But in April a Supreme Court ruling (Facebook, Inc. v. Duguid) effectively nullified the TCPA’s ban on autodialed calls and texts to cell phones without your consent. So while there are growing but sometimes inconsistent restrictions on pre-recorded robocalls, annoying spam texts and many live calls made with auto dialers remain perfectly legal.
“A lot of the live calls that are survey calls and debt collection calls to cell phones that are so annoying to people are made with automated dialers,” Saunders said. “There is at the moment no way of controlling those calls unless the called party individually blocks the caller.”
With its policing of “legit” telemarketing calls boxed in by law, the FCC has focused primarily on scam calls. And for good reason; FTC data indicates U.S. consumers lose an estimated $224 million every year just to government imposter scams alone, most of which are conducted over the phone.
But the sometimes exclusive focus on combating scam robocalls also means there’s an awful lot of unwanted calls—deemed “legitimate” under U.S. law and regulations—that still wind up annoying you in the middle of dinner.
“It’s really very difficult to tell the difference between what is a legitimate telemarketing call and what is a scam call,” Saunders said. “Legitimate telemarketers use pretty scammy, scummy ways of supposedly complying with the law of consent.”
Saunders’ Congressional testimony has highlighted how scammers often comprise the minority of overall robocalls. Many are debt collectors working for banks or telecom providers, who relentlessly harass consumers they know can’t pay their bills. Efforts to rein in those types of calls have often taken a backseat thanks to lobbying pressure.
Shoring up existing robocall rules means relying on a Congress that’s heavily lobbied by companies and industries that aren’t keen on stricter rules. Meanwhile, the government’s history of robocall fine collection also leaves something to be desired.
While the FCC often makes headlines for issuing “record” robocall fines, the vast majority of those fines are never collected. A 2019 Wall Street Journal investigation found that the FCC has collected just $6,790 of the $208 million in robocall fines imposed since 2015. Of the $1.5 billion in robocall fines issued by the FTC since 2004, the agency collected just $121 million.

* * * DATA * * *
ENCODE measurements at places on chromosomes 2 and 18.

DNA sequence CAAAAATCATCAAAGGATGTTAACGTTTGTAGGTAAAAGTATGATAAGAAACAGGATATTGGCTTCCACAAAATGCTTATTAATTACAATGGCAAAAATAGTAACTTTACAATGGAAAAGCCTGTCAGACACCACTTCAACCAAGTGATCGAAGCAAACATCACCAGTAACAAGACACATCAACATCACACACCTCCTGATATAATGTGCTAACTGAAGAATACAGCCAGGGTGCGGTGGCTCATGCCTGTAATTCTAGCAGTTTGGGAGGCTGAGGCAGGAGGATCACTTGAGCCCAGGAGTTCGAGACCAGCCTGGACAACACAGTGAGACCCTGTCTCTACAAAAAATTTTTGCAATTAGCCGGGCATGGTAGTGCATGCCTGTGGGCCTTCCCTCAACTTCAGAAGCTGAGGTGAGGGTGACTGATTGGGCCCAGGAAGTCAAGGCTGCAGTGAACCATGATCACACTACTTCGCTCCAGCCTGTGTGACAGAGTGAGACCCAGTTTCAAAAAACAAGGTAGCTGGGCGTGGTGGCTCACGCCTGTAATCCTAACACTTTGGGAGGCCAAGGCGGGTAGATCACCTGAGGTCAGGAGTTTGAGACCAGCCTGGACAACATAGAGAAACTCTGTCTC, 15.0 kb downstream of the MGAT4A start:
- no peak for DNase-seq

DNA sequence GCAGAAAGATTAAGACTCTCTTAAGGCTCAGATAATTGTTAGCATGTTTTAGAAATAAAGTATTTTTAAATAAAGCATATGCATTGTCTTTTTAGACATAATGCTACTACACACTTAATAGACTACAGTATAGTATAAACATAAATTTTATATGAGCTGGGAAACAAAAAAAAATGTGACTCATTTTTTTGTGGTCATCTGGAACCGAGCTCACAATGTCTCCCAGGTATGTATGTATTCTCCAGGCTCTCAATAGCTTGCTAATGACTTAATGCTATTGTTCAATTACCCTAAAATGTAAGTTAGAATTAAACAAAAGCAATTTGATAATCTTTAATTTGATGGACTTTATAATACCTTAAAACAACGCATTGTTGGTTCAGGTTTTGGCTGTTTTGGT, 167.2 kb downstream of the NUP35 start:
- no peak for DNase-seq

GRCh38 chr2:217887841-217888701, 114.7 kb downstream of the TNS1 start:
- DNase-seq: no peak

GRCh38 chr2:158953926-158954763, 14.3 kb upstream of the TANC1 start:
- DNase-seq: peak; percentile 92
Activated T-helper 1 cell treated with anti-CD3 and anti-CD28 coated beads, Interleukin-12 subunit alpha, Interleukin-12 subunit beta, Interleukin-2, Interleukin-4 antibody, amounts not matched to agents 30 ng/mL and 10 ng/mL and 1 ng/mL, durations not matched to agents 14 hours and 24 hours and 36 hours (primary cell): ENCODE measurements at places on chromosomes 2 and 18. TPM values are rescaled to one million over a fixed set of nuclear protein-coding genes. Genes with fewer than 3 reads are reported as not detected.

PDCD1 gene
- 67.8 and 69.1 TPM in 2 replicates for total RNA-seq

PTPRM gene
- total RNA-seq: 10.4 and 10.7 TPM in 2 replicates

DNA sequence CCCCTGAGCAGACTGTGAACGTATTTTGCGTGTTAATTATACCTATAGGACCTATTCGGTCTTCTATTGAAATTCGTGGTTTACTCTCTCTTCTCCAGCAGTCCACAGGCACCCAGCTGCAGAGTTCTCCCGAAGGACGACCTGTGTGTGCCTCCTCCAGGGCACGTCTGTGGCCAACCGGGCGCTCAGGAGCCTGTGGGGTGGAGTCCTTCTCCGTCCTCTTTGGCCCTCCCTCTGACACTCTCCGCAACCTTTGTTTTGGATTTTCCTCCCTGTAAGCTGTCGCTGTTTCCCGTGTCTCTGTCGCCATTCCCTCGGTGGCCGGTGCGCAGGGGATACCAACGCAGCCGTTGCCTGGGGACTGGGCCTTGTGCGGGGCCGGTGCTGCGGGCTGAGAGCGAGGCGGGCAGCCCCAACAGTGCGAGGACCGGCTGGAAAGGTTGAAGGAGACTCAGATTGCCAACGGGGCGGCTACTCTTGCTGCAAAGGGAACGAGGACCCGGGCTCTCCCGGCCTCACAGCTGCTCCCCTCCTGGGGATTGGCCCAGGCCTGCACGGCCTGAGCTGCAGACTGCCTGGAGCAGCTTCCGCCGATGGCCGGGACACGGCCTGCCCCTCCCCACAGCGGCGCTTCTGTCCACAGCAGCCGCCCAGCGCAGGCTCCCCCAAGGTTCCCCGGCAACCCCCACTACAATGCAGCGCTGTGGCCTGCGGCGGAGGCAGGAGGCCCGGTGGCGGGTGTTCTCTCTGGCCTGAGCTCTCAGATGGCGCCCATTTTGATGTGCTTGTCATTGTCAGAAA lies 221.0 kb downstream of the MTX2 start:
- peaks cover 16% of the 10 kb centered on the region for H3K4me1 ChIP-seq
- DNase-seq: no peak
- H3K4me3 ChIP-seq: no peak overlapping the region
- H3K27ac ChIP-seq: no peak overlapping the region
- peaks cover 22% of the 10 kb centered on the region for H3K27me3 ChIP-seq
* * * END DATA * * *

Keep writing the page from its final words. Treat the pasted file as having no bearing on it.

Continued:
Some of that is thanks to the untraceable nature of scammers using spoofed phone numbers and fake identities. Some of it’s because large corporations have actively lobbied for policy solutions that keep the focus on outright scams. But it’s also because U.S. regulators often lack the staff and resources to police corporate America, something that’s often by design.
“The biggest issue is that regulators—including FTC and FCC—don't have the manpower or budget to pursue even a fraction of illegal robocallers,” Reaves said. “Even if they had the
technical means to identify every robocaller, they wouldn't have the ability to take action against them.”
That’s not to say the FCC’s latest efforts aren’t helping. YouMail, a robocall-blocking service, notes there was an 8.6 percent dip in robocalls thanks to adoption of SHAKEN/STIR authentication tech since June. But whether that will be a permanent improvement is unknown, and the overall problem remains a tidal wave—with U.S. consumers collectively receiving 1,515 robocalls every single second throughout the month of August.